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Virtuozzo Conducts Virtualization Products

Third-Party Management Tools Added

August 15, 2006

The virtualization movement has been described by some in the IT community as fractionalized as different approaches to different problems have permeated the marketplace. This has been noted by the the virtualization vendors, and indeed, earlier today it was announced that several virtualization vendors will collaborate on a "para-virtualization" interface for the Linux kernel that will enable multiple hypervisor use.

But even as IBM, VMWare, Xen, and Red Hat announced their plans, one rival vendor, Herndon, VA-based SWsoft, may have beaten them to the punch with a plan to introduce VMware management tools within their Virtuozzo OS-level software tool, with plans to introduce similar tools for Xen, Microsoft Virtual Server, and Parallels early next year.

Beginning this fall, Virtuozzo management tools will include support for other vendors' virtualization solutions, including VMware virtual servers.

If you ask Serguei Beloussov if this is part of a plan to become a central clearinghouse for all things virtual, the CEO of SWsoft will shake his head and quickly correct you. Yes, that is part of it, but SWSoft's mission all along has been to improve automation of virtualization. Adding management tools for other vendors' virtualization products is simply a logical extension of that goal.

"Virtualization is not the most important thing," Beloussov said in an interview at LinuxWorld Expo this week, "We are doing this as a way of fostering automation."

If anything, SWsoft seems to be positioning itself above the fray in the virtualization world. Beloussov freely admits that there are perfectly valid uses of non-Virtuozzo technology such as VMware. Different tasks require different toolsets. Where Virtuozzo tries to differentiate itself is its inclusion method within the Linux mainline kernel, sharing any technology that has or will be merged into the kernel. Virtualization in the kernel is a known goal for Linus Torvalds and Andrew Morton--and the kernel maintainers are content to let the virtualization vendors hash it out amongst themselves as to what technology is best to merge.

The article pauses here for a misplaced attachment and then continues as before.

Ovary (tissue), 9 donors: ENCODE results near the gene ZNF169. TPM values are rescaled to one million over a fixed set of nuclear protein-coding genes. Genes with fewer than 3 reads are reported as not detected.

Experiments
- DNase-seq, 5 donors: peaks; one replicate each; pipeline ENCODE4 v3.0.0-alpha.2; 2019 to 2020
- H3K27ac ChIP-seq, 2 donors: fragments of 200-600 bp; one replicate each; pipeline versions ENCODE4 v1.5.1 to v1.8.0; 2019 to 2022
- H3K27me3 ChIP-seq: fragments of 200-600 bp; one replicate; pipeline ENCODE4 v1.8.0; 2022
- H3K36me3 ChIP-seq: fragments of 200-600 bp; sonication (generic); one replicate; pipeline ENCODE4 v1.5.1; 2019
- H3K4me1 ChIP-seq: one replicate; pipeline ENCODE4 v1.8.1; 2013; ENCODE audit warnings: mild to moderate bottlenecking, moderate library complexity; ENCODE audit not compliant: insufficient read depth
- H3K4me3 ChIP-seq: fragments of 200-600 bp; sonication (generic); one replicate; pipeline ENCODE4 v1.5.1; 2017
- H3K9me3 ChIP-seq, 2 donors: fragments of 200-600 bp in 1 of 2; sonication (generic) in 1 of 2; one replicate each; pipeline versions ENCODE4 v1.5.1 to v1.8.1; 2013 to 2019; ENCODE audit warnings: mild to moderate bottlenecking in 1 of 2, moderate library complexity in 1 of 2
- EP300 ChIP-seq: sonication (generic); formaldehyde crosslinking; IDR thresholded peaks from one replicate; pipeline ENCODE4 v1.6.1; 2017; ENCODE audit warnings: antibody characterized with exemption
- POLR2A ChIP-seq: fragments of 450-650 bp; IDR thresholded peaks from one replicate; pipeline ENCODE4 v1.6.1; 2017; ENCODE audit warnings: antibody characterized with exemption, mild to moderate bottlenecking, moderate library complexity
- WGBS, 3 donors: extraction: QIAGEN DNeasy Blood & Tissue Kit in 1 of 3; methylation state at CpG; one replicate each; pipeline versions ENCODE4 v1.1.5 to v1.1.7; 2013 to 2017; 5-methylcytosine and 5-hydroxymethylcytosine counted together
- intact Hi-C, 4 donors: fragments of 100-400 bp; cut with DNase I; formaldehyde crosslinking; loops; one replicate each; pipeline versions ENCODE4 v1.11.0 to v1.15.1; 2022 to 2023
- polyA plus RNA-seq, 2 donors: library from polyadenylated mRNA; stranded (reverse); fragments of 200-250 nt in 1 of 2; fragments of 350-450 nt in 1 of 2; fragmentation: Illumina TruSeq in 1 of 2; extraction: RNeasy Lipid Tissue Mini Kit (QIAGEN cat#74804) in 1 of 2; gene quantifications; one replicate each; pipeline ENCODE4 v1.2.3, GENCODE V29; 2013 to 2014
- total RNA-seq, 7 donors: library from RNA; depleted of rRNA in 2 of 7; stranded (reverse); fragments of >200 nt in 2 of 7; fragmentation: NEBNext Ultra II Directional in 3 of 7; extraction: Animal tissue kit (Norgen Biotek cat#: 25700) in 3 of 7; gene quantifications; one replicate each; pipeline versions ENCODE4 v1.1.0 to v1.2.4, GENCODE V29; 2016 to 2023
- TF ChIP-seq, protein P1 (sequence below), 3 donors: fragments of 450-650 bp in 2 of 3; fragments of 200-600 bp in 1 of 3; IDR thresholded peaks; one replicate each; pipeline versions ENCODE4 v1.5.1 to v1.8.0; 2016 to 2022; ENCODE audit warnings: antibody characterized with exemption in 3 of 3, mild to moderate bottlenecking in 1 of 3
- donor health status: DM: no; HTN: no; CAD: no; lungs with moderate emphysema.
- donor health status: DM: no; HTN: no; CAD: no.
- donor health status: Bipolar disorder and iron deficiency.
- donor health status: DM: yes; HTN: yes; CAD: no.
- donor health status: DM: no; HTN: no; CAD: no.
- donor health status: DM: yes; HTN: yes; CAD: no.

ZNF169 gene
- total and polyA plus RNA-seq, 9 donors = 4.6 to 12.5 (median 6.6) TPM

In the meantime, the open source version of Virtuozzo, OpenVZ, has announced the availability of a patch for Red Hat Enterprise Linux 4 kernel, which continues their efforts for kernel support in the various distros, while mainline kernel development proceeds.

However virtualization is merged into the kernel, SWsoft will come out ahead. This is an advantage his company has over more proprietary vendors like VMware, Beloussov said. Right now, VMware is essentially behaving like another OS vendor--their ESX Server, Beloussov said, is almost an operating system in and of itself. This stand-alone nature may limit their market flexibility.

As for recent comments about the immaturity of Xen, Beloussov seems to concur that right now XenSource's flagship product is not ready for primetime.

"Xen is like a car that runs pretty well," Beloussov opined. "Except it's a car with no air conditioning and no way to roll down the windows."

When Xen is ready, he added, SWsoft will be right there ready to support it.

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